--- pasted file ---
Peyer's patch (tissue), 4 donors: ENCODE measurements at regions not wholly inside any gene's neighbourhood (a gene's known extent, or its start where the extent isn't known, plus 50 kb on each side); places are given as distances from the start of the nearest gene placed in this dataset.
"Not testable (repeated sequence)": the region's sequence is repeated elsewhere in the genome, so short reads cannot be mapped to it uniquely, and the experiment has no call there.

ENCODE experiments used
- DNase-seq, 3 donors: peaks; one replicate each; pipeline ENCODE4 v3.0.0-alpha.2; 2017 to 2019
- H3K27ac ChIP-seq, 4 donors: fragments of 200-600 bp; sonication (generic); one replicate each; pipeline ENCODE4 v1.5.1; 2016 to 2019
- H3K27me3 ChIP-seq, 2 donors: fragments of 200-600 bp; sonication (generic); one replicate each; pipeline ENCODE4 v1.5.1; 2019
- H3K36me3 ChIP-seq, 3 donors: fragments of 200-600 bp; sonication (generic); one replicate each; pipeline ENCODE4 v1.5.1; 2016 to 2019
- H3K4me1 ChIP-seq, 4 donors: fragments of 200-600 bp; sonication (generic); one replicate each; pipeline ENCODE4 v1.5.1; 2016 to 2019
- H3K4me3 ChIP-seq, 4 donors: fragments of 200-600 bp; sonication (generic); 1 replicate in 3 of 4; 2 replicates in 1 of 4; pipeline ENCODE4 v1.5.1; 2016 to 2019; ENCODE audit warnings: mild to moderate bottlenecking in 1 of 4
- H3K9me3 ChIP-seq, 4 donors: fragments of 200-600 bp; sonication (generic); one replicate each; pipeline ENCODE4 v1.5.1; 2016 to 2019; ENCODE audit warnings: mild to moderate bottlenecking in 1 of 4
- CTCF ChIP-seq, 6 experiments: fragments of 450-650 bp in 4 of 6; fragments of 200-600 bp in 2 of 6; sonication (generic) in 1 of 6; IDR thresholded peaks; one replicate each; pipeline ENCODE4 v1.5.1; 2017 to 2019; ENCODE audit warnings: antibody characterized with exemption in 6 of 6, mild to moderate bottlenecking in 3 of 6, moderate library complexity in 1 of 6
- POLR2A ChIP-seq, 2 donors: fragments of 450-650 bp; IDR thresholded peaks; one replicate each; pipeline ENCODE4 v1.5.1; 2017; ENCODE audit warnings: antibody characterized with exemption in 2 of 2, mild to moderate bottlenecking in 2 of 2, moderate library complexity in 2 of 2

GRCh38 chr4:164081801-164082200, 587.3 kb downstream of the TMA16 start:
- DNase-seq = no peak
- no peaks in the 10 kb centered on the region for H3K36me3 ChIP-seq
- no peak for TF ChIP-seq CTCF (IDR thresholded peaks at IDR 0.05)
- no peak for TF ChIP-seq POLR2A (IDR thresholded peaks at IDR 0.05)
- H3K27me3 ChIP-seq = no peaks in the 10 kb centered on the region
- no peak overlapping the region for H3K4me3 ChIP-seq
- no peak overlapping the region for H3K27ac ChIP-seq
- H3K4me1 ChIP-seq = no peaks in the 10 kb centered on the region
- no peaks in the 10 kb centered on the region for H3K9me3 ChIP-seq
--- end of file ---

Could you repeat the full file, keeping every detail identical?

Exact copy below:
Peyer's patch (tissue), 4 donors: ENCODE measurements at regions not wholly inside any gene's neighbourhood (a gene's known extent, or its start where the extent isn't known, plus 50 kb on each side); places are given as distances from the start of the nearest gene placed in this dataset.
"Not testable (repeated sequence)": the region's sequence is repeated elsewhere in the genome, so short reads cannot be mapped to it uniquely, and the experiment has no call there.

ENCODE experiments used
- DNase-seq, 3 donors: peaks; one replicate each; pipeline ENCODE4 v3.0.0-alpha.2; 2017 to 2019
- H3K27ac ChIP-seq, 4 donors: fragments of 200-600 bp; sonication (generic); one replicate each; pipeline ENCODE4 v1.5.1; 2016 to 2019
- H3K27me3 ChIP-seq, 2 donors: fragments of 200-600 bp; sonication (generic); one replicate each; pipeline ENCODE4 v1.5.1; 2019
- H3K36me3 ChIP-seq, 3 donors: fragments of 200-600 bp; sonication (generic); one replicate each; pipeline ENCODE4 v1.5.1; 2016 to 2019
- H3K4me1 ChIP-seq, 4 donors: fragments of 200-600 bp; sonication (generic); one replicate each; pipeline ENCODE4 v1.5.1; 2016 to 2019
- H3K4me3 ChIP-seq, 4 donors: fragments of 200-600 bp; sonication (generic); 1 replicate in 3 of 4; 2 replicates in 1 of 4; pipeline ENCODE4 v1.5.1; 2016 to 2019; ENCODE audit warnings: mild to moderate bottlenecking in 1 of 4
- H3K9me3 ChIP-seq, 4 donors: fragments of 200-600 bp; sonication (generic); one replicate each; pipeline ENCODE4 v1.5.1; 2016 to 2019; ENCODE audit warnings: mild to moderate bottlenecking in 1 of 4
- CTCF ChIP-seq, 6 experiments: fragments of 450-650 bp in 4 of 6; fragments of 200-600 bp in 2 of 6; sonication (generic) in 1 of 6; IDR thresholded peaks; one replicate each; pipeline ENCODE4 v1.5.1; 2017 to 2019; ENCODE audit warnings: antibody characterized with exemption in 6 of 6, mild to moderate bottlenecking in 3 of 6, moderate library complexity in 1 of 6
- POLR2A ChIP-seq, 2 donors: fragments of 450-650 bp; IDR thresholded peaks; one replicate each; pipeline ENCODE4 v1.5.1; 2017; ENCODE audit warnings: antibody characterized with exemption in 2 of 2, mild to moderate bottlenecking in 2 of 2, moderate library complexity in 2 of 2

GRCh38 chr4:164081801-164082200, 587.3 kb downstream of the TMA16 start:
- DNase-seq = no peak
- no peaks in the 10 kb centered on the region for H3K36me3 ChIP-seq
- no peak for TF ChIP-seq CTCF (IDR thresholded peaks at IDR 0.05)
- no peak for TF ChIP-seq POLR2A (IDR thresholded peaks at IDR 0.05)
- H3K27me3 ChIP-seq = no peaks in the 10 kb centered on the region
- no peak overlapping the region for H3K4me3 ChIP-seq
- no peak overlapping the region for H3K27ac ChIP-seq
- H3K4me1 ChIP-seq = no peaks in the 10 kb centered on the region
- no peaks in the 10 kb centered on the region for H3K9me3 ChIP-seq